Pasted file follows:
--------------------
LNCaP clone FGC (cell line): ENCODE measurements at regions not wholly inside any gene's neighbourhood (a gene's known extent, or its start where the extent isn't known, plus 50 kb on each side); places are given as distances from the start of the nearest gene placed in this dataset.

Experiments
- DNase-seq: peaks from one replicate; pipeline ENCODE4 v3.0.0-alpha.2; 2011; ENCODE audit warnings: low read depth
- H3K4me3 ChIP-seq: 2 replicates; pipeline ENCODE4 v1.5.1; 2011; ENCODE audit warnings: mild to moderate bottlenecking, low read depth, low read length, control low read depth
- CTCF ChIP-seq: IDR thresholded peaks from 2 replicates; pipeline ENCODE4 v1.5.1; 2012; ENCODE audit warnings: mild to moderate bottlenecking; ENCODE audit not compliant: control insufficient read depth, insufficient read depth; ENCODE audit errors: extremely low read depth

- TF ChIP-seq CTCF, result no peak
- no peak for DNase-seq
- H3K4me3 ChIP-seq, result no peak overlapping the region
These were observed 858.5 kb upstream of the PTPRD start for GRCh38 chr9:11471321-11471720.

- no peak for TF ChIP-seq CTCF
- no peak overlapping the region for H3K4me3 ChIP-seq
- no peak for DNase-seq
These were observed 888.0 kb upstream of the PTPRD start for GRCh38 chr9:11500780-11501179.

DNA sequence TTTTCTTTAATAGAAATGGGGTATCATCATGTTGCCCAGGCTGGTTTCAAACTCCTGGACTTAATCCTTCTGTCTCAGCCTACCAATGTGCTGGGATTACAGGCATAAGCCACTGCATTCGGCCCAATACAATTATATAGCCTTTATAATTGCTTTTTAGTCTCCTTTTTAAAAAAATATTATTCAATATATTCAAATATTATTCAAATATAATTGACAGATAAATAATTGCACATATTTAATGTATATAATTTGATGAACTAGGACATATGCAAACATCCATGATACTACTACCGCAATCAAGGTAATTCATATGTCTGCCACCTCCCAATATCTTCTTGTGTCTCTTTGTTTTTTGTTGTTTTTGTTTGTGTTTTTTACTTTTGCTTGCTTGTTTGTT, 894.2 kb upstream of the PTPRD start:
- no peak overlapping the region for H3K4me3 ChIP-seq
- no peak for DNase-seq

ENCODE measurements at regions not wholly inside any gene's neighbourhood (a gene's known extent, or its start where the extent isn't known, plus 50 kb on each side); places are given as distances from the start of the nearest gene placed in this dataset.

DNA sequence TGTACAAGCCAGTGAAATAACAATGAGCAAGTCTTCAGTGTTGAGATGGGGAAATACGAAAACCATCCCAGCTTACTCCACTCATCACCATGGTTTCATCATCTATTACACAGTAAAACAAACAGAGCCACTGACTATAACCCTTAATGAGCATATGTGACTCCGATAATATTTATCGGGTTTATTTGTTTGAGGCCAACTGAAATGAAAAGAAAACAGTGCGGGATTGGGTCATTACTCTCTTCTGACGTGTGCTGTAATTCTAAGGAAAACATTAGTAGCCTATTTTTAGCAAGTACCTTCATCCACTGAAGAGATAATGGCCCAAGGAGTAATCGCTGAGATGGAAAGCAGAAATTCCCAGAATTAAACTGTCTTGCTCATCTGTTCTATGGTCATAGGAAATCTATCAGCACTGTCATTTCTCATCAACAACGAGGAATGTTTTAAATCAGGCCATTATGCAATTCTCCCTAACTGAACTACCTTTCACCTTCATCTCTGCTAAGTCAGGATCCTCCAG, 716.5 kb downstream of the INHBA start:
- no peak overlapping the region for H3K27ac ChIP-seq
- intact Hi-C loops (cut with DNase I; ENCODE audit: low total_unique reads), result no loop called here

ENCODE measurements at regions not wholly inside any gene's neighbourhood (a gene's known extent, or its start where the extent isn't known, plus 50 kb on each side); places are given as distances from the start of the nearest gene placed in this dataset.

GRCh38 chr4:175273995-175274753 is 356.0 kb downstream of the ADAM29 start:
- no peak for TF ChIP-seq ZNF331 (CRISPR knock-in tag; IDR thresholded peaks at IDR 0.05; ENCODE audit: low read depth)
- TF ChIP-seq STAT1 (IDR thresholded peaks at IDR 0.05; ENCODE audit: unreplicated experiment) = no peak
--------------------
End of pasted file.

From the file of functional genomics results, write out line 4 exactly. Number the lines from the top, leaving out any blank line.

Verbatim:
- H3K4me3 ChIP-seq: 2 replicates; pipeline ENCODE4 v1.5.1; 2011; ENCODE audit warnings: mild to moderate bottlenecking, low read depth, low read length, control low read depth